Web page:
My final idea is to salvage the buttons and use the fabric for things like bag linings, makeup pouches or other accessories. I will probably try one of my first two ideas before this one. I can always use option three if one or two don’t work out.

Pink Tunic Shirt

I think the flowiness of the outer layer and the stitching around the neckline is what made me grab this tunic shirt from the bin.

Flowy Pink Tunic Shirt
Flowy Pink Tunic Shirt

Pros: Flowy, comfortable fit. Detailing at the neckline keeps it from being too plain. Nice, bright color. Cons: The top layer seems to have shrunk, exposing the lining layer. The lining is 100% polyester knit, which is stretchy and comfortable, but doesn’t breathe.

My plan: This one was so simple, I actually did it in about five minutes this morning. I thought about shortening the lining by a few inches. The top, gauzy layer didn’t really have to have a lining, though, so I decided to remove the lining altogether by simply cutting it out. This made it super easy, and now the tunic is lighter and more suitable to Texas summers.

Pink tunic after removing the lining.
Pink tunic after removing the lining.

It’s not the most dramatic refashion, but it fixed a problem and made it so much more comfortable to wear. I wore it Sunday over my new-to-me Goodwill blue jeans to The Modern art museum and then to Central Market with the family for a treat and playtime on their playground. Without the lining, the tunic was lightweight, and the drapiness of the fabric kept it from feeling frumpy. I totally see it becoming one of my new favorites.

Speaking of The Modern, if you’re on Instagram, I’ve shared a video to @subearthancottage of Thadd and Beckett having fun with the crazy acoustics inside the Vortex sculpture out front. It was so much fun to watch them play, as well as just about anyone walking by. Few people passed without stepping inside to stomp their feet or shout.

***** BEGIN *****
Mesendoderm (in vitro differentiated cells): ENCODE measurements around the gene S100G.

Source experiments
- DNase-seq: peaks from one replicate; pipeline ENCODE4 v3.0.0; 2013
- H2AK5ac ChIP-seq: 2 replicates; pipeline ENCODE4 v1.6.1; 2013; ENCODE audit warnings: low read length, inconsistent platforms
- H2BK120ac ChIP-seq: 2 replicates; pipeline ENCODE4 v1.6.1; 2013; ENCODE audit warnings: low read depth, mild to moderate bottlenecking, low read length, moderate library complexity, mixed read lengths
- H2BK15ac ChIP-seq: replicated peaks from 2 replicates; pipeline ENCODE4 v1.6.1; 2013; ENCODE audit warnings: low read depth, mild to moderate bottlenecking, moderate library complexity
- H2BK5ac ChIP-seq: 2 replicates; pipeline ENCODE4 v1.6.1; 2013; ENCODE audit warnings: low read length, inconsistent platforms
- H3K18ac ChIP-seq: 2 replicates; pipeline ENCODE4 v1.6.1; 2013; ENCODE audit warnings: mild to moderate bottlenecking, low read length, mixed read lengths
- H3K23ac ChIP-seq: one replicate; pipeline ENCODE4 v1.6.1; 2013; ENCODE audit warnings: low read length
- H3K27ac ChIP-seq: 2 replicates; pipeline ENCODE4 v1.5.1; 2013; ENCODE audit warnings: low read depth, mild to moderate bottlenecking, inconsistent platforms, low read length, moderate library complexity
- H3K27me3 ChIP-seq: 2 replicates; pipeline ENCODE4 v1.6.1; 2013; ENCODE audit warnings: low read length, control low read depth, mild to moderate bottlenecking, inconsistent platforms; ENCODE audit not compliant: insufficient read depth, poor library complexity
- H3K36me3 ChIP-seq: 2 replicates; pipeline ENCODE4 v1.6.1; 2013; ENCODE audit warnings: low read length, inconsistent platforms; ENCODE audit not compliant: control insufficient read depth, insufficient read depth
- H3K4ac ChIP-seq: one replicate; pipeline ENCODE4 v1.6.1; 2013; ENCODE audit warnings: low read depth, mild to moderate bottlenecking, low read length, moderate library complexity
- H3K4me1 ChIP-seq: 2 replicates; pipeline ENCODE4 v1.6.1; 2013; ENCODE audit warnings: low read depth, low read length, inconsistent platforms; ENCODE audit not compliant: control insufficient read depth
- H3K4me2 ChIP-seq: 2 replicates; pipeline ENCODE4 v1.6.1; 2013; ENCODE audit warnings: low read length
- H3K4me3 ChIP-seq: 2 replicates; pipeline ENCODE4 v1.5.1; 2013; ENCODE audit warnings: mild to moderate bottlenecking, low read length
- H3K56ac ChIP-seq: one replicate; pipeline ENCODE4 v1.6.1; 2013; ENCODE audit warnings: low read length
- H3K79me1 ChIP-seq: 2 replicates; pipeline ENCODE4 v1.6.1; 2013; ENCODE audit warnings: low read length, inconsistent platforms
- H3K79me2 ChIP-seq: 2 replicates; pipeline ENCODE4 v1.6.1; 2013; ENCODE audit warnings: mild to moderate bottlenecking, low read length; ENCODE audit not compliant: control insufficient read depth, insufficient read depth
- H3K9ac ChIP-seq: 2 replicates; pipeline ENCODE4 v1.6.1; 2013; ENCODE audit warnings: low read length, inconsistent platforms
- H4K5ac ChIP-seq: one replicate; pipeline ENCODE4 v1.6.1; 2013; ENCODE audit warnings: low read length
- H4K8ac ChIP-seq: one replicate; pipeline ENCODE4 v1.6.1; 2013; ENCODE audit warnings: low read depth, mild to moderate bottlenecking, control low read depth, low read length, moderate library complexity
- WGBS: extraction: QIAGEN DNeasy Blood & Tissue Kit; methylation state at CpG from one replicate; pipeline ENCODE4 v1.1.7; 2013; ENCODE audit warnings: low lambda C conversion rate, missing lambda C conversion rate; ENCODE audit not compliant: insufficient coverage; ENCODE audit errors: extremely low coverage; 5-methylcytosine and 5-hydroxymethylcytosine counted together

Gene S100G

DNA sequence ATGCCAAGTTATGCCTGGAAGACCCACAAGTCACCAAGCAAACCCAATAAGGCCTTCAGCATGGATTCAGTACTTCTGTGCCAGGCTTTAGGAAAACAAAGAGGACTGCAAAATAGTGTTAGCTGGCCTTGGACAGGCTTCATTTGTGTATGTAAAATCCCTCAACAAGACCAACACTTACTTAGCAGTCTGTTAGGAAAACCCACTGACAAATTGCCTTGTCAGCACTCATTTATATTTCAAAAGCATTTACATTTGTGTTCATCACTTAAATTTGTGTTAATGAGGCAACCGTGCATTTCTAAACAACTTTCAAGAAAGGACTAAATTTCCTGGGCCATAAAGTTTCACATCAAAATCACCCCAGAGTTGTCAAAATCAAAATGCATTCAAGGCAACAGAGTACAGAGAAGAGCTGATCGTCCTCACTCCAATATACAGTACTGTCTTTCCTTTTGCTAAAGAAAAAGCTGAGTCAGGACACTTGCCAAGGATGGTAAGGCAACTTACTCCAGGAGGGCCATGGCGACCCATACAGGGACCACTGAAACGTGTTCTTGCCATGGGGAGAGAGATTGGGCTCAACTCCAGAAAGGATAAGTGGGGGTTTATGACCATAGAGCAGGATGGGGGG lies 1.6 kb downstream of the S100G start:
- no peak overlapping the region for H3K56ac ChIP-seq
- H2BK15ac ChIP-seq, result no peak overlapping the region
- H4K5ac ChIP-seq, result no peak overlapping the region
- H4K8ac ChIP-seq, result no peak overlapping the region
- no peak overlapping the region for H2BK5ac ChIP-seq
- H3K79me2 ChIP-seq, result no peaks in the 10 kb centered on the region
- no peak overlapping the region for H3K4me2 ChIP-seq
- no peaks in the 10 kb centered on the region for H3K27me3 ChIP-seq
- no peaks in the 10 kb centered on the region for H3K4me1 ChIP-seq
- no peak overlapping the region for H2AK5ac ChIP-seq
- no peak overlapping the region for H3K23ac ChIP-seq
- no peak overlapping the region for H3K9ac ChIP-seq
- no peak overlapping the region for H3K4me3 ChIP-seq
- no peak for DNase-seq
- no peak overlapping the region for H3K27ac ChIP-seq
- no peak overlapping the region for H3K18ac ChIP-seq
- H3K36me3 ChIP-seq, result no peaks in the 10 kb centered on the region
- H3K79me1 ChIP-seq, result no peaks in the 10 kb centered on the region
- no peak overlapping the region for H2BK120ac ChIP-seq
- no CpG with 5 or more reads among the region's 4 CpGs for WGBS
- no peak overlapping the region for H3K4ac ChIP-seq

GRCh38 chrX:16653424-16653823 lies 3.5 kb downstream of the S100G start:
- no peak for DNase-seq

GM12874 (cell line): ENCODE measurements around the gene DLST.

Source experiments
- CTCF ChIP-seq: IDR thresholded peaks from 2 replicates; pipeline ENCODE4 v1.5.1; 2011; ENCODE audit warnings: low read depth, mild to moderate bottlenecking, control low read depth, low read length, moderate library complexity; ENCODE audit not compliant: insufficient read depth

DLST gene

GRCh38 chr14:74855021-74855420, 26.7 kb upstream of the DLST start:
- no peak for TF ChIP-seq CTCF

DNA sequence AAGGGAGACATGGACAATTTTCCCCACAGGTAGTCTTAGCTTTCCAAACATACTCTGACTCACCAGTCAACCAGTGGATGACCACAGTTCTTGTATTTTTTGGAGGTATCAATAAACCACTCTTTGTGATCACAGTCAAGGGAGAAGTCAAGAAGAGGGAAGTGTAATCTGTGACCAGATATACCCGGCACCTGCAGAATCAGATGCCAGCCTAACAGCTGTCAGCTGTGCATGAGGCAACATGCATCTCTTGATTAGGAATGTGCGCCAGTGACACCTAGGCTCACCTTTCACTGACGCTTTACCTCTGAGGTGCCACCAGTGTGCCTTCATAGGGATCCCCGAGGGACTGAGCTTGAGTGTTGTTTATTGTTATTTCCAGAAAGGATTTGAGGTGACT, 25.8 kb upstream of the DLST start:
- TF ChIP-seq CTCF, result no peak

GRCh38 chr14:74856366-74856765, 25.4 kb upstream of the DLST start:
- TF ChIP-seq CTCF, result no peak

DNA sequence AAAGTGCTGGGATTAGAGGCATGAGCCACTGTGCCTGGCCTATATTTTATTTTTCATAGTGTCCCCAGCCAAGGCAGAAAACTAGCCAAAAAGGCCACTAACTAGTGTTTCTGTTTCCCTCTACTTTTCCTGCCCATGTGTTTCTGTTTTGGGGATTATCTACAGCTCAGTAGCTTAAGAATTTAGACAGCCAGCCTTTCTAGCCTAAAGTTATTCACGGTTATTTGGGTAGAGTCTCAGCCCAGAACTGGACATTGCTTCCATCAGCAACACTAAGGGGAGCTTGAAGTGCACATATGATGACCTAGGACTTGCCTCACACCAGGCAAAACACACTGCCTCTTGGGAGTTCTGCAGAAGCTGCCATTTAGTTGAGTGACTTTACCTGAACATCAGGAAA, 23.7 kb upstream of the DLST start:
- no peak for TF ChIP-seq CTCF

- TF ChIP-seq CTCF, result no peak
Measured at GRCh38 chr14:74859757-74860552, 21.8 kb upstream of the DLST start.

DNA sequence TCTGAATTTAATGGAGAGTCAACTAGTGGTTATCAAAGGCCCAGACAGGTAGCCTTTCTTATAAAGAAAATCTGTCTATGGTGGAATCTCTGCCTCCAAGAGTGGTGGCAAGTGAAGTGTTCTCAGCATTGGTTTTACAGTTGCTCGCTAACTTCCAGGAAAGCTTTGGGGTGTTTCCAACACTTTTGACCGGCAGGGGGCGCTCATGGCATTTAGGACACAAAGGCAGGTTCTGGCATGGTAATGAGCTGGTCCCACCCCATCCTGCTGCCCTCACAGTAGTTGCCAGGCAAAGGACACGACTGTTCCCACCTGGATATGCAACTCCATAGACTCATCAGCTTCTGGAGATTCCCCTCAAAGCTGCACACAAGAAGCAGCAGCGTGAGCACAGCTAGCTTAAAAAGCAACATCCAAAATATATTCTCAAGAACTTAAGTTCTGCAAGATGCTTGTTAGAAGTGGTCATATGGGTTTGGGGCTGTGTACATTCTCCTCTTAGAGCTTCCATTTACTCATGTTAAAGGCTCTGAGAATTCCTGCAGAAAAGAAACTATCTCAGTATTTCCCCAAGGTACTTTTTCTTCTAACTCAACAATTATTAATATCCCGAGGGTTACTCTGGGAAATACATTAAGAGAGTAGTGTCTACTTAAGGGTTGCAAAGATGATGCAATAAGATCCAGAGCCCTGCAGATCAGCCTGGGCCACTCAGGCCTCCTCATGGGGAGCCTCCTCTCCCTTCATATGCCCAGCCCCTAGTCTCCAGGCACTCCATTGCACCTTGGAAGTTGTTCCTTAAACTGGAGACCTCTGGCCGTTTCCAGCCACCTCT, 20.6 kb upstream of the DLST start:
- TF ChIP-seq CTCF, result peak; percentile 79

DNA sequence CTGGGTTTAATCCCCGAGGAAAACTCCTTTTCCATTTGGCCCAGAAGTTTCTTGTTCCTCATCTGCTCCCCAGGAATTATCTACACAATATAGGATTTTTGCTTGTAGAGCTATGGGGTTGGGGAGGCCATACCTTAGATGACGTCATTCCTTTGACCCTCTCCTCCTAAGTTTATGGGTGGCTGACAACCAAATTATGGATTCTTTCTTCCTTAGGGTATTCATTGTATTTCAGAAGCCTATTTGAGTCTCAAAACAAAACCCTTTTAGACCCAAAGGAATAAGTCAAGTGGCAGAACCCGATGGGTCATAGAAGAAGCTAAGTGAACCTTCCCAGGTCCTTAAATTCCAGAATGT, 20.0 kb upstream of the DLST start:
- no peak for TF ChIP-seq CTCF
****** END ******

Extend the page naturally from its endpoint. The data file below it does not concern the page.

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Early Morning Gauzy Tunic Refashion

In keeping with my desire to be more conscientious with my clothing, I shopped my closet for clothes that aren’t bad, but need a little refashioning to make me feel comfortable in them.  I’ve had this gauzy tunic top hanging in my closet for a while. It felt nice and lightweight, but I just never felt like wearing it.

Originally it was a pale, pastel blue. I thought maybe a color change would help, since I’m not big on pastels. I added it to a black Rit dye batch a few weeks ago, turning it a nice, dark grey. When I put it on yesterday morning, though, it still wasn’t quite right.

Early morning=terrible lighting

The sleeves had weird cuffs sewn on that were an awkward length and oddly tight. I decided they had to go.

See the blue thread? That was the original shirt color.

Rather than ripping out the seam, I simply cut away the cuffs as close to the seam as possible. I could have folded and hemmed the sleeves, but I planned to wear the tunic that day, so I wanted a quicker way of finishing them.

Still too dark.


Instead of hemming, I used my serger to make a rolled overcast edge where I had removed the cuffs. Not only was this quick, it gave the sleeves a light, breezy feel that, in my opinion, fits better with the overall style of the shirt. With the new color and sleeves, I can see myself getting much more wear out of this tunic shirt.